It wasn’t meant to be with Shelby then, but as we’ve learned since, the 2009–2015 versions of each of us were not ready to build a relationship that would last. We both needed time to grow up, time to figure ourselves out, and to blow up a couple of relationships in the time between. By the time we somewhat randomly ended up back in the same space, we were ready and we dove headfirst.

When I was coming out about my sexuality, I never really could identify a particular label for myself. This isn’t one of those millennial “I’m beyond labels” cliché things, I just didn’t think any of them really applied to me. I was definitely not a lesbian, bisexual implied a gender binary I wasn’t comfortable with, the other potentials like demisexual and pansexual and omnisexual were too cerebral for me, and that left queer.

I didn’t feel a particular affinity toward queer as a label, like I had suddenly found my identity or anything, it was just good enough. Being in a longterm relationship with a woman made it easy to let folks know I was somewhere on the sexuality spectrum. Mostly, I just didn’t identify myself using a label. There are probably a lot of folks out there who think I’m a lesbian because that’s the easiest conclusion to draw. I’ve had to make a few awkward corrections along the way. When pressed for a one-word answer I’ll offer queer as my defining label, but more often than not I usually shrug and just say “Um…not straight?”

That gender binary I mentioned earlier…one of the reasons I couldn’t be bi was that I didn’t want to reinforce that only men and women existed, but also that I had never been with a trans or nonbinary person before and knew it was a possibility. What could that mean for my sexuality? I didn’t know then, but I was willing to leave the door open for whatever might come.

Over time and with some experience, I was also able to figure out that my most successful physical relationships were with men and my most successful emotional relationships were with women. I knew that I was most often physically attracted to androgynous people…effeminate men, masculine women, androgyny is my jam.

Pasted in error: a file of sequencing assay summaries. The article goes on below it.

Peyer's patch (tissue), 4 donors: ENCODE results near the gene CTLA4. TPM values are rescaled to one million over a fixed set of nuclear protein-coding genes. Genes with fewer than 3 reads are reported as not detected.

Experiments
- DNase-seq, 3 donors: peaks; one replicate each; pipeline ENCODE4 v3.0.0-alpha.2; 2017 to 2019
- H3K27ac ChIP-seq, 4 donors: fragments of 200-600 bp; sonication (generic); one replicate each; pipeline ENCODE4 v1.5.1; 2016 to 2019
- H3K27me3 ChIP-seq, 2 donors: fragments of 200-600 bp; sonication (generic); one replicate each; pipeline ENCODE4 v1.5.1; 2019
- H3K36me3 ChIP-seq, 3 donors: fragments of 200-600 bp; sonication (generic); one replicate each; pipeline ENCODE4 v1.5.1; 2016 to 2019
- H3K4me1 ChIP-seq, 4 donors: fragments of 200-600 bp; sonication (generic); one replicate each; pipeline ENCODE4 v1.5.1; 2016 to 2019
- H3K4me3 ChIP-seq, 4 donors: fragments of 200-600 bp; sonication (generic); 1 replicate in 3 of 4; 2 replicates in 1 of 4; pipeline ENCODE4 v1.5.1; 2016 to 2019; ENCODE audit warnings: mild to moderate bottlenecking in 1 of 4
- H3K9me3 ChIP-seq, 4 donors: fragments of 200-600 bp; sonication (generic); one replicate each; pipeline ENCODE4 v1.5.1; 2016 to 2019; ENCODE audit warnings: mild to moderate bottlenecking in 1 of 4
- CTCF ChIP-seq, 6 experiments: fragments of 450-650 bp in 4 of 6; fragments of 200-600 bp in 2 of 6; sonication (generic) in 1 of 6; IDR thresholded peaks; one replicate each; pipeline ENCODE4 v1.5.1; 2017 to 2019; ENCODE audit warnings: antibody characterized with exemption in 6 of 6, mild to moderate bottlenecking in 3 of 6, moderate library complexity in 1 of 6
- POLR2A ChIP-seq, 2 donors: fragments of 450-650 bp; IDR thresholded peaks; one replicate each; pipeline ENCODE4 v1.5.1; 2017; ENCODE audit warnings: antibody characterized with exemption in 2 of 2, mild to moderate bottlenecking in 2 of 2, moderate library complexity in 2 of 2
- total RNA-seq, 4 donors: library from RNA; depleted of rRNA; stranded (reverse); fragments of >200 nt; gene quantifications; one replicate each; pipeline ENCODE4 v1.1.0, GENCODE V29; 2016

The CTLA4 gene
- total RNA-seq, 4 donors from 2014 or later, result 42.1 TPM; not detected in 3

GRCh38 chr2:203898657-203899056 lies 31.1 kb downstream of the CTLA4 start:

When Shelby and I reconnected, he told me he was trans. When I tell you lightbulbs went off for me, I mean it. I hadn’t forced the issue of defining my sexuality because I didn’t know what laid ahead for me. The lack of definition allowed me to remain open to possibility so that when Shelby came out to me it was like pieces of a puzzle coming together. My life (all of it up to that point and since) makes a lot more sense with Shelby in it.

One of the things Shelby and I talked about before he came out was how important being part of the queer community is to me. It’s been interesting to try and manage both of our needs — for Shelby to come into his true identity and for me to not lose mine. Once some time passes, to most people we will be any other straight couple. People will go from assuming I’m a lesbian to assuming I’m straight. I needed for Shelby to be okay with me still being out.

The onslaught of attacks against trans people from our state and federal government has made Shelby more interested in speaking up and less interested in being quiet about his trans identity. It works with my desire to be fully out about who I am and who we are as queer people. Now, we fight together…in our comically once straight, then lesbian but never lesbian, now straight again but not really relationship helps us do.

Labels haven’t helped define me, but openness to possibility has, and that is enough of a label for me.

I love: My husband Shelby, our dog, living in the Texas hill country, Brené Brown, fighting for social justice, and pancakes.